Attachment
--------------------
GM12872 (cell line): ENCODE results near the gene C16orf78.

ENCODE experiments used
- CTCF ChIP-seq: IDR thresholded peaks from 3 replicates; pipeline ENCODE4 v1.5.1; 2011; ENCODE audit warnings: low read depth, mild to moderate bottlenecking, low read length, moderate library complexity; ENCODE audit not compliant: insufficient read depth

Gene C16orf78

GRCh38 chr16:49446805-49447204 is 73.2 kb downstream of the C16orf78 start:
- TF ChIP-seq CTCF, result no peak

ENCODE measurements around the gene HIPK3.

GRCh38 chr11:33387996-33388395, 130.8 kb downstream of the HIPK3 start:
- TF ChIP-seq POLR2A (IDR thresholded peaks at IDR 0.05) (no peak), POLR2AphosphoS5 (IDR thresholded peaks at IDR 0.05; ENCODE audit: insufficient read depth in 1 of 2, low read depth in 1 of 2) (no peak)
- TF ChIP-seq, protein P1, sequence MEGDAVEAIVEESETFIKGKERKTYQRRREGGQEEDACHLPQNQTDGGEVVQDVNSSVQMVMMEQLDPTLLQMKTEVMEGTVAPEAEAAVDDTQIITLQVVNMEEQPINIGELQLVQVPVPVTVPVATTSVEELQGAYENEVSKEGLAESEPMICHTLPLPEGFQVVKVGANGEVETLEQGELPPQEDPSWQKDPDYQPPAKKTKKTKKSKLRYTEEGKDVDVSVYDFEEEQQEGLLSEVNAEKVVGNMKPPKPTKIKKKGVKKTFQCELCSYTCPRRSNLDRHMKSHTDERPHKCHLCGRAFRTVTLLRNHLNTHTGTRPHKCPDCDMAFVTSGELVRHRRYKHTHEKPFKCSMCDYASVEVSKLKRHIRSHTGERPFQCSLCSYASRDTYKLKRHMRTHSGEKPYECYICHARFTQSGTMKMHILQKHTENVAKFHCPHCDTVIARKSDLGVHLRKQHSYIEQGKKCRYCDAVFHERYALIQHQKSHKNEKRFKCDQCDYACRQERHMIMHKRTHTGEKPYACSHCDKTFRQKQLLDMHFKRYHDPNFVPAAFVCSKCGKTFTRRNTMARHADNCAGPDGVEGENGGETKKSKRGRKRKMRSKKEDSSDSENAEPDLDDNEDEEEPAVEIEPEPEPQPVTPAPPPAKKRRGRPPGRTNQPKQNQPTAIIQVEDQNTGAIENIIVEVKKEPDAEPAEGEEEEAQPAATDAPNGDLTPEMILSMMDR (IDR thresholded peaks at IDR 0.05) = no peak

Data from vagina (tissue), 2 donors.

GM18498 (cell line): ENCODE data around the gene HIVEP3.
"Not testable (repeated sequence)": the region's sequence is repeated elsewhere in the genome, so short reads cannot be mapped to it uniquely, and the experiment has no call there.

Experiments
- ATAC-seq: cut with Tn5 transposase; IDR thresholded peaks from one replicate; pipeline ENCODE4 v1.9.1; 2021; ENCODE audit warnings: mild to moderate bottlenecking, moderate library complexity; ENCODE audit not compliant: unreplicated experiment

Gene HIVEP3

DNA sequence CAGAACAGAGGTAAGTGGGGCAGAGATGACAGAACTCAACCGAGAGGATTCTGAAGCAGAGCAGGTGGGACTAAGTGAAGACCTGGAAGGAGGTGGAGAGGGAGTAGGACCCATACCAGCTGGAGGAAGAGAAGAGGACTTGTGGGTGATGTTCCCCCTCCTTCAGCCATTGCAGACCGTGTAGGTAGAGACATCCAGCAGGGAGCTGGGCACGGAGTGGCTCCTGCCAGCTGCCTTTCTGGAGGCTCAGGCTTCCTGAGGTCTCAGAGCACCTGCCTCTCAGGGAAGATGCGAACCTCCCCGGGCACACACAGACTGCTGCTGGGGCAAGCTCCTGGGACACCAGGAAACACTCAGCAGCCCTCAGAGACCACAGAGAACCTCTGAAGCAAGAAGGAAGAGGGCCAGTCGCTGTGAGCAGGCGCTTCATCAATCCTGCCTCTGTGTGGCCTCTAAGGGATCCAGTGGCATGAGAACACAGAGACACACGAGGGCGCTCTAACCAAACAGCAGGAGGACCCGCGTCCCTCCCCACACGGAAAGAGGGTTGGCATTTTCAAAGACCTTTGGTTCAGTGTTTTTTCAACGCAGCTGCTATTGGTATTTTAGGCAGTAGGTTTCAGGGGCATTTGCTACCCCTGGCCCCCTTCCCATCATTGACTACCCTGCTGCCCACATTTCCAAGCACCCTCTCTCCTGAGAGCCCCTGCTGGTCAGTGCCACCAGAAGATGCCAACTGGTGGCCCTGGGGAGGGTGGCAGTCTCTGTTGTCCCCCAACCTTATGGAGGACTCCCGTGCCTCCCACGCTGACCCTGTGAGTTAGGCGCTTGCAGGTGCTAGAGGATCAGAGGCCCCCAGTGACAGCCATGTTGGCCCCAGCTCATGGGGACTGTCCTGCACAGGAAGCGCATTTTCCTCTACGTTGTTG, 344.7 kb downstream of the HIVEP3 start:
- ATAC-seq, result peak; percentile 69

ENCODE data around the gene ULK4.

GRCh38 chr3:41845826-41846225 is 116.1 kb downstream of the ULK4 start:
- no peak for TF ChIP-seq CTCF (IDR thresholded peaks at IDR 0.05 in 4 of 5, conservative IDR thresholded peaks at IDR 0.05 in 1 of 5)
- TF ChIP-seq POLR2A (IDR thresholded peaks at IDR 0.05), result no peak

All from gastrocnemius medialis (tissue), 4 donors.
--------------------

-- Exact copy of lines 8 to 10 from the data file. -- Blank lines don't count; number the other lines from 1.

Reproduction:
GRCh38 chr11:33387996-33388395, 130.8 kb downstream of the HIPK3 start:
- TF ChIP-seq POLR2A (IDR thresholded peaks at IDR 0.05) (no peak), POLR2AphosphoS5 (IDR thresholded peaks at IDR 0.05; ENCODE audit: insufficient read depth in 1 of 2, low read depth in 1 of 2) (no peak)
- TF ChIP-seq, protein P1, sequence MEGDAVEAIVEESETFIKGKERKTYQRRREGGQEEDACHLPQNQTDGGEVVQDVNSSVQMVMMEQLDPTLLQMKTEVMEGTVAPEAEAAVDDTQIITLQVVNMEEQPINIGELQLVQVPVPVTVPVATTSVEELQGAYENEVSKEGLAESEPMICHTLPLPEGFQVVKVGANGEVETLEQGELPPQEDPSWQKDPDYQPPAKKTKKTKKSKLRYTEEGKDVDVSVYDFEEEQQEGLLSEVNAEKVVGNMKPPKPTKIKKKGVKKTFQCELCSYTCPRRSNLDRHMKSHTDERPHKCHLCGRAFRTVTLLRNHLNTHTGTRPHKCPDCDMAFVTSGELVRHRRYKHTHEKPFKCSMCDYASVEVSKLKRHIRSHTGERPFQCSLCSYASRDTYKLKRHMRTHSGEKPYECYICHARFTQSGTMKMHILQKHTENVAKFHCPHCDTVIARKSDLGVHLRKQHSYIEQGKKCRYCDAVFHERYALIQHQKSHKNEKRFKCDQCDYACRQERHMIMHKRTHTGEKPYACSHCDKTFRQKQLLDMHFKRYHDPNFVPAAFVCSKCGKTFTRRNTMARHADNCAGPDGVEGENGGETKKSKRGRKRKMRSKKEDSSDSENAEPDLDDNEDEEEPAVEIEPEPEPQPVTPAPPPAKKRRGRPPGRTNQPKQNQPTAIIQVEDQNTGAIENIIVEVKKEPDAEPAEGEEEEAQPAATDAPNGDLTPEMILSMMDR (IDR thresholded peaks at IDR 0.05) = no peak